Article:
From the outback to your back yard 🐨 🇦🇺 🦘
AR animals came to the Google app at just the right moment earlier this year, when many of us were stuck inside due to the pandemic and in need of cheering up. Since the feature first launched in April, Google has steadily added to the available creatures with various mammals, insects, fish, birds, and even several species of dinosaur. The latest critters all have one thing in common: they hail from down under.
Although Google Maps still doesn't have dark theme support, a workaround as been spotted that could give us a glimpse of what the feature will look like when it does arrive. Some searches in the Google app load their own stripped-down Maps view, and if you can get the app to work in dark theme on your phone, that Maps view is dressed up in a snazzy dark theme, too.
Many users subjected to frustrating 'This internet connection isn't strong enough' error message
After a large number of complaints about a bug affecting Assistant on Android Auto, Google has finally released a fix along with the latest version of the Google app that should put the issue to bed. A post outlining the problem on the Android Auto support site received more than 1,200 upvotes and a similar number of replies from other afflicted users.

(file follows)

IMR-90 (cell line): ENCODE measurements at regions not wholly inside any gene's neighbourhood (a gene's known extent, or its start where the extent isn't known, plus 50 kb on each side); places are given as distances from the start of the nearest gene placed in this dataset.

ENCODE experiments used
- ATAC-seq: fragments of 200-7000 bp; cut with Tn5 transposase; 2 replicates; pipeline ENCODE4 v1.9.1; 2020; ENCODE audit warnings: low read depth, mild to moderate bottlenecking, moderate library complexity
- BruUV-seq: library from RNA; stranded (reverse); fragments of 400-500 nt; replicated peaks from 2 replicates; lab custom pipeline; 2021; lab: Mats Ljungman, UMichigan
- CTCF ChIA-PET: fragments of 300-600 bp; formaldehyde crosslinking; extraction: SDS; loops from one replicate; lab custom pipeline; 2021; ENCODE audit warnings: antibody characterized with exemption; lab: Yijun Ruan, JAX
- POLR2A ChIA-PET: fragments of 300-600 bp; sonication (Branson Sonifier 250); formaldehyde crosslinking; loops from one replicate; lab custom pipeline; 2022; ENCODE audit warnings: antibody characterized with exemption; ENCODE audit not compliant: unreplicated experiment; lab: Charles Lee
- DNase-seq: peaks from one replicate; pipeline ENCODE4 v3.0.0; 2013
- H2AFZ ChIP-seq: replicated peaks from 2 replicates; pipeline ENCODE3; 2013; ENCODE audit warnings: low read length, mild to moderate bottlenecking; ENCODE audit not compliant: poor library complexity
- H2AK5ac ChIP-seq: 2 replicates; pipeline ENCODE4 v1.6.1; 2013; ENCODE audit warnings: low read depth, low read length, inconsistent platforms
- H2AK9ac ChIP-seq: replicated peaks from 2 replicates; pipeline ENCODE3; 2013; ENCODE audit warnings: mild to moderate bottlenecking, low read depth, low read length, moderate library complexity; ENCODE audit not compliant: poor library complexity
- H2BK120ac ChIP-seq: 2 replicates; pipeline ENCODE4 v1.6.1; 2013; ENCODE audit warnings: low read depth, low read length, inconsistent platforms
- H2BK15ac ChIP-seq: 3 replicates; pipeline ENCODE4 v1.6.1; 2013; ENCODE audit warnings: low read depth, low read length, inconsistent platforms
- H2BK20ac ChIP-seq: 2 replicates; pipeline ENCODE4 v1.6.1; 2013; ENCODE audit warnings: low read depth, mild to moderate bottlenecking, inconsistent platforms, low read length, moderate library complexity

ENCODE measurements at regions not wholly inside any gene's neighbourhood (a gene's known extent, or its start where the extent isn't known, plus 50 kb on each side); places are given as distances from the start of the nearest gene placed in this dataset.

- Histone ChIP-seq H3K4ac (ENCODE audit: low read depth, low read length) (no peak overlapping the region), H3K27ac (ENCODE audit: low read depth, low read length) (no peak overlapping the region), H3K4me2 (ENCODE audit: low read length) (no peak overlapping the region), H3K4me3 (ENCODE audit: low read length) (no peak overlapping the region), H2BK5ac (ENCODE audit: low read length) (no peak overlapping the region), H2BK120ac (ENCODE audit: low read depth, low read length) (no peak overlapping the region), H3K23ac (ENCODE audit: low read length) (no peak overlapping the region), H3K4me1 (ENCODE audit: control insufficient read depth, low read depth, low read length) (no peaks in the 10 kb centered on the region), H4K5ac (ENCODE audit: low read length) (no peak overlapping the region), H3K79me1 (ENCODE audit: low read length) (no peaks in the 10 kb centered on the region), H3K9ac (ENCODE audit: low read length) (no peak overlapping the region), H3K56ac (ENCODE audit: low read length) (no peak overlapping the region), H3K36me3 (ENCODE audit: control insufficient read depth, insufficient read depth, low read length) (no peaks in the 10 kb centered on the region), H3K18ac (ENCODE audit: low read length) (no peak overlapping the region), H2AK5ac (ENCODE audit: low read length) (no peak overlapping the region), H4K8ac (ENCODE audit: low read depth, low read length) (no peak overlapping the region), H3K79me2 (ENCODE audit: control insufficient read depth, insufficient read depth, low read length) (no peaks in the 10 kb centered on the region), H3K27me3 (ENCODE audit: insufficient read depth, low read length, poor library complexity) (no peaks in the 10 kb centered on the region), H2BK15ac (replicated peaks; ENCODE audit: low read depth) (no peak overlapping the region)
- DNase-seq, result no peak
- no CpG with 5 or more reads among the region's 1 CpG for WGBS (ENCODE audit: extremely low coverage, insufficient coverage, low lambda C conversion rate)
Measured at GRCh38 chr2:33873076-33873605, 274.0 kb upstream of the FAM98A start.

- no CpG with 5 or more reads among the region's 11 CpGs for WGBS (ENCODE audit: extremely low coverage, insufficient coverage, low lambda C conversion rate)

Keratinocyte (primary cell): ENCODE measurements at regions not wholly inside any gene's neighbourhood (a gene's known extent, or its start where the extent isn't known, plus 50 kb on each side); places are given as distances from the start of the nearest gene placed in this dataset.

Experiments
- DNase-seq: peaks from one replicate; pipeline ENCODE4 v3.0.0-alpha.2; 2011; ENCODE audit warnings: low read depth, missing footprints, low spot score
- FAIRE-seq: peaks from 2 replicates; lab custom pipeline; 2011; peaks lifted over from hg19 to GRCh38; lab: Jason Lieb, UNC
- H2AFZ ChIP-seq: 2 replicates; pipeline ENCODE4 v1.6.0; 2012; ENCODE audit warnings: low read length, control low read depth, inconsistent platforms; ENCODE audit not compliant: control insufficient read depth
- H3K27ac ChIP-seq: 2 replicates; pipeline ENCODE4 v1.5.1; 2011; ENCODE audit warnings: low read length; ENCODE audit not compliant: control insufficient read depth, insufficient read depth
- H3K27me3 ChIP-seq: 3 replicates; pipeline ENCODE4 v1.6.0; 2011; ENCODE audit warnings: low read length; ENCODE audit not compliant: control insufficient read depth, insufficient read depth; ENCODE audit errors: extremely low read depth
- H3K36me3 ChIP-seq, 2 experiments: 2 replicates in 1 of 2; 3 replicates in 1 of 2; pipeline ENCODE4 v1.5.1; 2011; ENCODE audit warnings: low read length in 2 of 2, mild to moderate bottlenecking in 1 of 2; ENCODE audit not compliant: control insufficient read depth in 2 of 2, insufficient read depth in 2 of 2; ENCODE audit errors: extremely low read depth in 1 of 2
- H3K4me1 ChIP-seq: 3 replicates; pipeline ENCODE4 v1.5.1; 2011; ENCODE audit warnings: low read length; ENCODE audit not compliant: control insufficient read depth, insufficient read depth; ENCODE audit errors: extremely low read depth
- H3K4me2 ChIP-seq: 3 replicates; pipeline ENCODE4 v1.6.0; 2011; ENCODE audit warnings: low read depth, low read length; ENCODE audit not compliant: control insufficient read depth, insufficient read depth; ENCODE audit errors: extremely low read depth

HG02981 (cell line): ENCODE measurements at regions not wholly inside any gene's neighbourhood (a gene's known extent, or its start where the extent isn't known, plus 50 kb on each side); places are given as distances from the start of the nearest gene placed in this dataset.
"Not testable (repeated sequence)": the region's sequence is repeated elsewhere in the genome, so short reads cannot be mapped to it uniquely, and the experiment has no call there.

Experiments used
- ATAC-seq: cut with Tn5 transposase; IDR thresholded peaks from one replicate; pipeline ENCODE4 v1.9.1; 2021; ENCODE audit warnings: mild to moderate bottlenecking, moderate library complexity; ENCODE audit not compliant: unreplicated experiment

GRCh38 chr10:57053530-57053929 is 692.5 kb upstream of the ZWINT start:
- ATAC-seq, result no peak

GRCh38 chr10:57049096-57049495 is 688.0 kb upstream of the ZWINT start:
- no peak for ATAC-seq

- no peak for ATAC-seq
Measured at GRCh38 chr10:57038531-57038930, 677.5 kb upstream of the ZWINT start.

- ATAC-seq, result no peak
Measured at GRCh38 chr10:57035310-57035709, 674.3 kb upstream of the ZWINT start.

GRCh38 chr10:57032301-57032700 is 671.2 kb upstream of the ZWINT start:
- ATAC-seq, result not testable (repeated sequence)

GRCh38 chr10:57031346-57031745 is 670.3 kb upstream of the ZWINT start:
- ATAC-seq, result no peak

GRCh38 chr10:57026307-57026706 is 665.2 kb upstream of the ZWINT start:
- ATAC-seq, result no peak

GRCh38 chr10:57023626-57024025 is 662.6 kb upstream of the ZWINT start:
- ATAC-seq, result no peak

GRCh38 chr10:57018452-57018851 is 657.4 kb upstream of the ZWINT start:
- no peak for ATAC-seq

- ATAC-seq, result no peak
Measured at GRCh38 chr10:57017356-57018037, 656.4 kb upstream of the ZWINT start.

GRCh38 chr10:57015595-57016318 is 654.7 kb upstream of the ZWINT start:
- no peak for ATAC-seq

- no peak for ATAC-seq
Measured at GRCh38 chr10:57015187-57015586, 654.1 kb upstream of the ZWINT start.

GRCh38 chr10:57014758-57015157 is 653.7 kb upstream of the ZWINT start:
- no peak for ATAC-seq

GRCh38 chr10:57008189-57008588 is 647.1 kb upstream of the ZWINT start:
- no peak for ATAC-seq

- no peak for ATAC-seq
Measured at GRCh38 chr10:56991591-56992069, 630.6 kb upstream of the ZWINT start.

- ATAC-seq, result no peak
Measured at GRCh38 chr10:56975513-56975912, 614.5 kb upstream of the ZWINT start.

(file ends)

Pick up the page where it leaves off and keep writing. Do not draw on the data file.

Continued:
What's wrong with Chrome custom tabs?
Google introduced Chrome custom tabs five years ago, and most apps use them these days. Instead of creating their own custom browsers, developers can just hand over websites to a Chrome tab without the added bulk of a regular browser interface. The advantage is that devs don't have to spend resources on creating their own webview implementations and that users can quickly open these custom tabs in proper Chrome without reloading or losing their scroll position. It's a great system. But Google wouldn't be Google if it stuck with a great system (looking at you, YouTube Music). The company began experimenting with a custom browser for its Google Search app around six weeks ago, and it's now rolling out to more people. While it looks snazzy, it comes with more downsides than upsides.